There is so much about food on the internet. Much of it beautifully photographed (unlike this unfocussed photo). Most of it depicting scrumptious looking, calorie-laden food. The sort of food that health-conscious humans are trying to resist on a daily, if not hourly basis. I am no less susceptible to temptation than the next guy, and I have an insistent sweet tooth, but I find what gets me excited enough to want to post a picture of my dinner online is a tasty dish whipped up out of nothing from whatever healthy ingredients I happen to have on hand.

This dish started with a tin which had been waiting patiently in my cupboard for just the right occasion, probably involving guests and garlic and red wine. It looked forlorn, so I spontaneously decided to rescue its contents. Gave the contents a whiff. Smelled like nothing – which is usually a good sign. I decanted into a tupperware container and ate something else for dinner that night and the next. The afternoon of the third day, however, I recalled my intention and decided that, since I had on hand ingredients that seemed like they would be complimentary, I ought to honour it.

So, I slowly sauteed some chopped fresh garlic in a combo of olive oil, butter, anchovy paste and thyme on medium heat. Added the items in the tupperware container. Let them absorb the flavours for a bit. Added chopped, ripe grape tomatoes and some chopped arugula stems. Waited a bit. It looked a bit dry. Decided white wine would suit better than red, but didn’t have any, so added a splash of Lillet. Added one shredded radicchio leaf. Waited another bit and added the  shredded arugula. When all was wilted I topped some whole wheat spagettini with the whole lot. Gobbled it down accompanied by a Lillet spritzer. It needed some chopped green olives but was otherwise a rather delicate and subtlely flavoured way to enjoy escargot.

Guitar Heroes

kevin breit playing

I went to see a local guitarist, Kevin Breit, the other night.  (He played solo at the Melody Bar at 9:00 and then again at 10:30 for a regular monthly gig with the Sister Euclid at the Orbit Room.)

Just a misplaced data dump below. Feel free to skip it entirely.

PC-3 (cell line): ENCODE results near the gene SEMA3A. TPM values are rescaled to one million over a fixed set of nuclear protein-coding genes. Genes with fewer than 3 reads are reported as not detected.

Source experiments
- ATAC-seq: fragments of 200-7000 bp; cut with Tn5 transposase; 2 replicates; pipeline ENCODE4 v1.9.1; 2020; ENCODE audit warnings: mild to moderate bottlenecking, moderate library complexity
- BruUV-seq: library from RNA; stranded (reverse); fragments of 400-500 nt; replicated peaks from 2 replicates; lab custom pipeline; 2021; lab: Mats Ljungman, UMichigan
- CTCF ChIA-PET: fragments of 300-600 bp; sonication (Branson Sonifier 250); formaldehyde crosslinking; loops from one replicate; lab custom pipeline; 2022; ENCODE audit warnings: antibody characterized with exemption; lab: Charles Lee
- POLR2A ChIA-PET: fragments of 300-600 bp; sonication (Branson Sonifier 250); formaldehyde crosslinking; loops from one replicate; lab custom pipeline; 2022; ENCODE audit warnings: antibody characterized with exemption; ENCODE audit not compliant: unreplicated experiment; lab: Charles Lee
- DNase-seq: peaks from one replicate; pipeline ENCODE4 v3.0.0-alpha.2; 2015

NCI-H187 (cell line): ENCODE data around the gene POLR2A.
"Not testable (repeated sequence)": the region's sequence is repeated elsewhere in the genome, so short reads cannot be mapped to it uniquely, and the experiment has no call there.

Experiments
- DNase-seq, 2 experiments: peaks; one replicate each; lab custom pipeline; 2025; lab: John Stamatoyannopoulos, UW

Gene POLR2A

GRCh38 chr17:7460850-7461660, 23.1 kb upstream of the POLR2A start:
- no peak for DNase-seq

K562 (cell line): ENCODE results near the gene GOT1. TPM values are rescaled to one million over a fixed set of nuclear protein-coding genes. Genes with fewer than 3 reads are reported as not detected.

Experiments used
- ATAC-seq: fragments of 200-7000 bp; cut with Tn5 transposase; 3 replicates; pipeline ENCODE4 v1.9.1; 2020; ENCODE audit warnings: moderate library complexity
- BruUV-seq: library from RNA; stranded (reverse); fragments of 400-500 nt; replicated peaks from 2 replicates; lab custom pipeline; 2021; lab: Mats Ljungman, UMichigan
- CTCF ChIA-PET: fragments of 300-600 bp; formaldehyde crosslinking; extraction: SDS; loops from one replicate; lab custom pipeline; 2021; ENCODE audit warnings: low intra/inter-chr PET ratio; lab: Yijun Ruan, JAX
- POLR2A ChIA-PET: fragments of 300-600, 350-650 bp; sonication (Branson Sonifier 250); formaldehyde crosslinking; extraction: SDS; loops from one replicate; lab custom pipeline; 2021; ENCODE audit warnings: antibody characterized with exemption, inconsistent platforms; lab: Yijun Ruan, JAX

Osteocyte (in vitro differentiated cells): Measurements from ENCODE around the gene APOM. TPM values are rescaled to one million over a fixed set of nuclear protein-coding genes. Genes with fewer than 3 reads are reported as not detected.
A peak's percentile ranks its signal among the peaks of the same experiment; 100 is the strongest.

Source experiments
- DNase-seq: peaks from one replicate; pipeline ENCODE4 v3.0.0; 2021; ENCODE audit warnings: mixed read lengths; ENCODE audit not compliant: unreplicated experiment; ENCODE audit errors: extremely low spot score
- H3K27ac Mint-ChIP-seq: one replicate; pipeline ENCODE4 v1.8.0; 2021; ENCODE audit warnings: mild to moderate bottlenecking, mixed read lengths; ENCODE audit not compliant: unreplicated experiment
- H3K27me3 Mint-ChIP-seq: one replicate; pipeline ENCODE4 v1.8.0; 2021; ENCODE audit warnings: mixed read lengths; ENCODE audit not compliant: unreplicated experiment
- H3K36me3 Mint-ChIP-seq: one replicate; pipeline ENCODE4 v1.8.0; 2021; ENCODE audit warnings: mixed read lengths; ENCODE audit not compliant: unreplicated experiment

He was interesting to watch, sure, but why did I just choose the word “see” to describe what I was up to? For most of the second show, I had my eyes closed. I was hearing, feeling, swooning, grooving, picturing, imagining, remembering, contemplating and mourning, but I was not using my eyes. The music was so penetrative it drugged me; it invaded my body, my brain and my psyche, pushing around the molecules and triggering the synapses, digging up old memories and cradling them.

Kevin’s extreme musicianship took me back to a previous incarnation of myself when life seemed to be all about absorbing and feeling. I could almost sense the world just as I had many decades ago, experiencing Jimi Hendrix and Alvin Lee at the Isle of Wight festival and Al Kooper at the le Hibou coffeehouse in Ottawa, or just lying on the living room couch with my eyes closed, listening to Donovan, the Beatles, Tchaikovsky, Cream, Georges Moustaki, Paul Butterfield, Led Zeppelin, Janis and King Crimson on the hi-fi, moving on to stereophonic  Pink Floyd, Dylan, Beethoven, Jeff Beck, Bonnie Raitt, Miles and Marley, Roxy Music, George Jones, Smashing Pumpkins, Nirvana, Jane Siberry, Joshua Redman, Tricky, Arcade Fire, Jon & Roy.  I remembered, not for the first time, how much I have relied on music for emotional therapy. No wonder we humans sing and whistle to ourselves. No wonder a world devoid of birdsong is a meme for apocalypse.

Since that show, I have been more receptive to all the music I listen to, in clubs, in the car and at home. I let the sound wash through me more completely. I let my mind wander further. I let it evoke deeper memories. I use the music to turn off the eternally playing, nattering tapes of indecision and insecurity.

The Café


It was cool for early September – late afternoon. The sun was stretching, peering past the corner of the building opposite. I was waiting on a cafe patio for a friend who was late. She isn’t usually late, but had stopped to help a young man she didn’t know help a middle-aged man he didn’t know.  The middle-aged man had fallen on the stairs, gashing an arm and breaking his leg.